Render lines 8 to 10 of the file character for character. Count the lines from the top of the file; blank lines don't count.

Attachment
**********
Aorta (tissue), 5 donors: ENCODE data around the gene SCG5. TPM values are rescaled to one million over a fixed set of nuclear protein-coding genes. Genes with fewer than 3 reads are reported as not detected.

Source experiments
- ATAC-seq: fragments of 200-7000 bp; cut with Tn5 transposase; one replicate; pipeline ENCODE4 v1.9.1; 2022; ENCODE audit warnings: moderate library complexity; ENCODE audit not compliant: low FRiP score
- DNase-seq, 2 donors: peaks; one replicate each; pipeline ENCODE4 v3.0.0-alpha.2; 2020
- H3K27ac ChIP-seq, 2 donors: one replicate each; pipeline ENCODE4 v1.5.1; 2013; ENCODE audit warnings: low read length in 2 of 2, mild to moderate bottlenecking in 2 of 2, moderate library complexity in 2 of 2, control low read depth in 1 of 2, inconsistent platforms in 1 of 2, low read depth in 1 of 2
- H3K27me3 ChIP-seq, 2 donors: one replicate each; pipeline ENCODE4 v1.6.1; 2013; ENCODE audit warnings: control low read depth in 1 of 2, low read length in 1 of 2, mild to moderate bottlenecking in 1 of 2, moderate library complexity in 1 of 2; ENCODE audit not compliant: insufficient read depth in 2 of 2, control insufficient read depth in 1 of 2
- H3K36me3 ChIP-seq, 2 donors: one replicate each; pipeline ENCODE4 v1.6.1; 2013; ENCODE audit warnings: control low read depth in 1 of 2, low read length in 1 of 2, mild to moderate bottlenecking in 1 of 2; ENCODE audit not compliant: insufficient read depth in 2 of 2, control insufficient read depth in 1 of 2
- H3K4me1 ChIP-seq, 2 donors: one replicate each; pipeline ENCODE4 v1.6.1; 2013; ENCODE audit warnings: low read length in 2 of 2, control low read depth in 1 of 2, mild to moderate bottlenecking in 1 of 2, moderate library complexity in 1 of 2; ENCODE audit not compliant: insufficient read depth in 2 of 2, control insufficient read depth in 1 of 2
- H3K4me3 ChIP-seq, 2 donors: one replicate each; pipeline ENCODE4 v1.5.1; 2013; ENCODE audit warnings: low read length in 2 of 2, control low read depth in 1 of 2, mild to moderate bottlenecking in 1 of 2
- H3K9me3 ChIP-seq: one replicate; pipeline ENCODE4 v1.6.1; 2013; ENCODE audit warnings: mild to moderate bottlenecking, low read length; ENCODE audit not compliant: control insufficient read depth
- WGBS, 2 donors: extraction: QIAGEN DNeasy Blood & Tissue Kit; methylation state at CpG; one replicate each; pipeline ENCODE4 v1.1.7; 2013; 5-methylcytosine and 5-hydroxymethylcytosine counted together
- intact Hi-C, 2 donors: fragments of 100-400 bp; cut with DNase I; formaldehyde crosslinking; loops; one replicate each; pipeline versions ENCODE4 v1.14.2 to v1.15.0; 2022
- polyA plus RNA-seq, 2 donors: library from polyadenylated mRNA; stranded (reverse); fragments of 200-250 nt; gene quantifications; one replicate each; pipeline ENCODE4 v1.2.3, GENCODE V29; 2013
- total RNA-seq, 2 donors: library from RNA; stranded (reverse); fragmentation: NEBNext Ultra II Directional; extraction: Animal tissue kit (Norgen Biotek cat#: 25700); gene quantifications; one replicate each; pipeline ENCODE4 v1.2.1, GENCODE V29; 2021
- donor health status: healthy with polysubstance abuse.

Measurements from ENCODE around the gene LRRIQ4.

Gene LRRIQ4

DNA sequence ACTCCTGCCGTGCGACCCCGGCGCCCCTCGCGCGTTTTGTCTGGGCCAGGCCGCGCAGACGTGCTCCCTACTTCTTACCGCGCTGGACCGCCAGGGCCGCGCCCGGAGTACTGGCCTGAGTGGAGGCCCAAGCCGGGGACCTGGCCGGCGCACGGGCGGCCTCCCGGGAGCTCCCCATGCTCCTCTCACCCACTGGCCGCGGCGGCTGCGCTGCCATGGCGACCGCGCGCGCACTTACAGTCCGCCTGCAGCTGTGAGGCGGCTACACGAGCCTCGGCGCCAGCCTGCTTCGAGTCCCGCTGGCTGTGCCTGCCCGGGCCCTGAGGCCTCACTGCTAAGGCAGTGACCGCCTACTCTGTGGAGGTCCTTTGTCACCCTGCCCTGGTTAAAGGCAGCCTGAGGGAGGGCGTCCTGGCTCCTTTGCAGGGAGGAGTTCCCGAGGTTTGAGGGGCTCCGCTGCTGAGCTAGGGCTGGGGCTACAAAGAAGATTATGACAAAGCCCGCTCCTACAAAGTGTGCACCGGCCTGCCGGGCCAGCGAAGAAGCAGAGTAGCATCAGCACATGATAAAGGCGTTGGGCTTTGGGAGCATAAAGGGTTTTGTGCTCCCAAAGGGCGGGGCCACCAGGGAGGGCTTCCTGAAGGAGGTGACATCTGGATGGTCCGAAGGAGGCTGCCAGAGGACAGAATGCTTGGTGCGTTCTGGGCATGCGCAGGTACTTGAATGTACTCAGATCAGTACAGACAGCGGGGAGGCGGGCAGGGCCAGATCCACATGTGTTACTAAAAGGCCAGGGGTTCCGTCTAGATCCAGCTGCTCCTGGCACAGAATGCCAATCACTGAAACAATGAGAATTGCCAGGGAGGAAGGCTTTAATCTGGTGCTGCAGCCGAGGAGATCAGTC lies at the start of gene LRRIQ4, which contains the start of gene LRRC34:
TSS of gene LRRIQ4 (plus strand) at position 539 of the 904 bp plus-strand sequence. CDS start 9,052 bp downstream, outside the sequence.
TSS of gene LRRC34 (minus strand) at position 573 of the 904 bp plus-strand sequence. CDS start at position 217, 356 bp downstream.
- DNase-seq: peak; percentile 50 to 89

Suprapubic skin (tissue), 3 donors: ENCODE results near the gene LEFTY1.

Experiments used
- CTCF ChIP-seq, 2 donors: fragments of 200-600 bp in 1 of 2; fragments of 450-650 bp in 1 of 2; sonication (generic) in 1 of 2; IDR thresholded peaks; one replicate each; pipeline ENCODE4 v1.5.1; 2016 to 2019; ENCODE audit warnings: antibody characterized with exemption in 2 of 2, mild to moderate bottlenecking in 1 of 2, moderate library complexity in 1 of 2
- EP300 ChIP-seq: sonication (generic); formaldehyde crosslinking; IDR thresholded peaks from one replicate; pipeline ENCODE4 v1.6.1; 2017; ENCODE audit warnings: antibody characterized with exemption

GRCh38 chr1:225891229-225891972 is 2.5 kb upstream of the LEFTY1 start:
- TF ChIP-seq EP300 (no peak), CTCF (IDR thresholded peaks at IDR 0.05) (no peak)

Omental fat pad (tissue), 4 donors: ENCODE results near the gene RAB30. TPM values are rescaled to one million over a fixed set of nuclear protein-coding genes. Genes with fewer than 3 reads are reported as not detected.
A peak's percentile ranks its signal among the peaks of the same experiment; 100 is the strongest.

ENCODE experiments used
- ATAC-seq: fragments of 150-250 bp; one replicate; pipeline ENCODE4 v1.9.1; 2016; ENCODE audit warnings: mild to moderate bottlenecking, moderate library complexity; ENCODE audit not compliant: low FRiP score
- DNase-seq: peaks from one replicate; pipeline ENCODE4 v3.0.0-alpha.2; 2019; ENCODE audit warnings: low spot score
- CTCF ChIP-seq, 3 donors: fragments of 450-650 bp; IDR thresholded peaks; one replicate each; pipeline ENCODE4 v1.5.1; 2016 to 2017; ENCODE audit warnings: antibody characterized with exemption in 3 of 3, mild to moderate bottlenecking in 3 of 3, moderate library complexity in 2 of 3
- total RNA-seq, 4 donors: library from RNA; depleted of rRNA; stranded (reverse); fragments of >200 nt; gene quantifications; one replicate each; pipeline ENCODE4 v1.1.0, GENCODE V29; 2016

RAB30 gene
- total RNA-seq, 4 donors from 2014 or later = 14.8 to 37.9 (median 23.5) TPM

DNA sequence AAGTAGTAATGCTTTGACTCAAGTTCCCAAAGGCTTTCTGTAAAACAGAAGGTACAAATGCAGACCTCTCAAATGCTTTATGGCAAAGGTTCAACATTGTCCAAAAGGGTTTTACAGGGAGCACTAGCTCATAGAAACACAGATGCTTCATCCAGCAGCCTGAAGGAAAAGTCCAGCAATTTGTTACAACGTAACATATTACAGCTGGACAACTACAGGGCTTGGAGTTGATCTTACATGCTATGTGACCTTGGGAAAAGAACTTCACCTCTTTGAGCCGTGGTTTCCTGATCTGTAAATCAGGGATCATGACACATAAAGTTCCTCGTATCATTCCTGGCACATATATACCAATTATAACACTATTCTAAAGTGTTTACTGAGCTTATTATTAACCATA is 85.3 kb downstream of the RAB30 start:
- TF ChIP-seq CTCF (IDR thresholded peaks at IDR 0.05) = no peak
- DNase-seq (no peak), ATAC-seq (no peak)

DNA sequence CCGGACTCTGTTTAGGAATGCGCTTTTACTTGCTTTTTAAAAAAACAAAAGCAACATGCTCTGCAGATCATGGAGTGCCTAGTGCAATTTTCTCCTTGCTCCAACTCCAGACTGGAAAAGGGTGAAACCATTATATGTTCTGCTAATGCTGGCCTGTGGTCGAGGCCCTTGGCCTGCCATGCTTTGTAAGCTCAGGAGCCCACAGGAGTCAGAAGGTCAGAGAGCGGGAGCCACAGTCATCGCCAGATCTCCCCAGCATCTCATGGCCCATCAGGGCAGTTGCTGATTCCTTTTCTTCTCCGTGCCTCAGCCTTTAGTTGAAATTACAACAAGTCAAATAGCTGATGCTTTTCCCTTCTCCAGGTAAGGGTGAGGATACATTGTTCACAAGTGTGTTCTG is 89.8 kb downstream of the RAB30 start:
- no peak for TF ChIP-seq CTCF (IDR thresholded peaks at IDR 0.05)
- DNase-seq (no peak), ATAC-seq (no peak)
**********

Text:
- H3K4me1 ChIP-seq, 2 donors: one replicate each; pipeline ENCODE4 v1.6.1; 2013; ENCODE audit warnings: low read length in 2 of 2, control low read depth in 1 of 2, mild to moderate bottlenecking in 1 of 2, moderate library complexity in 1 of 2; ENCODE audit not compliant: insufficient read depth in 2 of 2, control insufficient read depth in 1 of 2
- H3K4me3 ChIP-seq, 2 donors: one replicate each; pipeline ENCODE4 v1.5.1; 2013; ENCODE audit warnings: low read length in 2 of 2, control low read depth in 1 of 2, mild to moderate bottlenecking in 1 of 2
- H3K9me3 ChIP-seq: one replicate; pipeline ENCODE4 v1.6.1; 2013; ENCODE audit warnings: mild to moderate bottlenecking, low read length; ENCODE audit not compliant: control insufficient read depth